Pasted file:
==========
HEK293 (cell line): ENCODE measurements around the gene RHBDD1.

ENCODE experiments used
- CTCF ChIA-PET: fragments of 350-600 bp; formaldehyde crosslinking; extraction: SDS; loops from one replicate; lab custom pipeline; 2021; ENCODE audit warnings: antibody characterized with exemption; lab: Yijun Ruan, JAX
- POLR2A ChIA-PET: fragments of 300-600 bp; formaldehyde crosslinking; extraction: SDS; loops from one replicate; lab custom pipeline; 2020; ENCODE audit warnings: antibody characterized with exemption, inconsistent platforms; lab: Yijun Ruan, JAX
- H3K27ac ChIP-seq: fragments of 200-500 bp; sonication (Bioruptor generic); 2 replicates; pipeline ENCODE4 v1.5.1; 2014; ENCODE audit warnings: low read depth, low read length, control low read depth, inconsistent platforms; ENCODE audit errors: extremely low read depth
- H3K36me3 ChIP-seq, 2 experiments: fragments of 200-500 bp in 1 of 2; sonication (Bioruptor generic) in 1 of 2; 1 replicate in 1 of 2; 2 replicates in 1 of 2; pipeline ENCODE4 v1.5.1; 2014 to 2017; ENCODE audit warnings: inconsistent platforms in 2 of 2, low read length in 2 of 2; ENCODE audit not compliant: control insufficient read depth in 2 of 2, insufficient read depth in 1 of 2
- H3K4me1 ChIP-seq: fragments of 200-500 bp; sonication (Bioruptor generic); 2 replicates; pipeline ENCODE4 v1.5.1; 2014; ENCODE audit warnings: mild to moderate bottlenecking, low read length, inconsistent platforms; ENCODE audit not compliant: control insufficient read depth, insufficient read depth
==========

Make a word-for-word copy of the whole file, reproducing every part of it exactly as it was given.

HEK293 (cell line): ENCODE measurements around the gene RHBDD1.

ENCODE experiments used
- CTCF ChIA-PET: fragments of 350-600 bp; formaldehyde crosslinking; extraction: SDS; loops from one replicate; lab custom pipeline; 2021; ENCODE audit warnings: antibody characterized with exemption; lab: Yijun Ruan, JAX
- POLR2A ChIA-PET: fragments of 300-600 bp; formaldehyde crosslinking; extraction: SDS; loops from one replicate; lab custom pipeline; 2020; ENCODE audit warnings: antibody characterized with exemption, inconsistent platforms; lab: Yijun Ruan, JAX
- H3K27ac ChIP-seq: fragments of 200-500 bp; sonication (Bioruptor generic); 2 replicates; pipeline ENCODE4 v1.5.1; 2014; ENCODE audit warnings: low read depth, low read length, control low read depth, inconsistent platforms; ENCODE audit errors: extremely low read depth
- H3K36me3 ChIP-seq, 2 experiments: fragments of 200-500 bp in 1 of 2; sonication (Bioruptor generic) in 1 of 2; 1 replicate in 1 of 2; 2 replicates in 1 of 2; pipeline ENCODE4 v1.5.1; 2014 to 2017; ENCODE audit warnings: inconsistent platforms in 2 of 2, low read length in 2 of 2; ENCODE audit not compliant: control insufficient read depth in 2 of 2, insufficient read depth in 1 of 2
- H3K4me1 ChIP-seq: fragments of 200-500 bp; sonication (Bioruptor generic); 2 replicates; pipeline ENCODE4 v1.5.1; 2014; ENCODE audit warnings: mild to moderate bottlenecking, low read length, inconsistent platforms; ENCODE audit not compliant: control insufficient read depth, insufficient read depth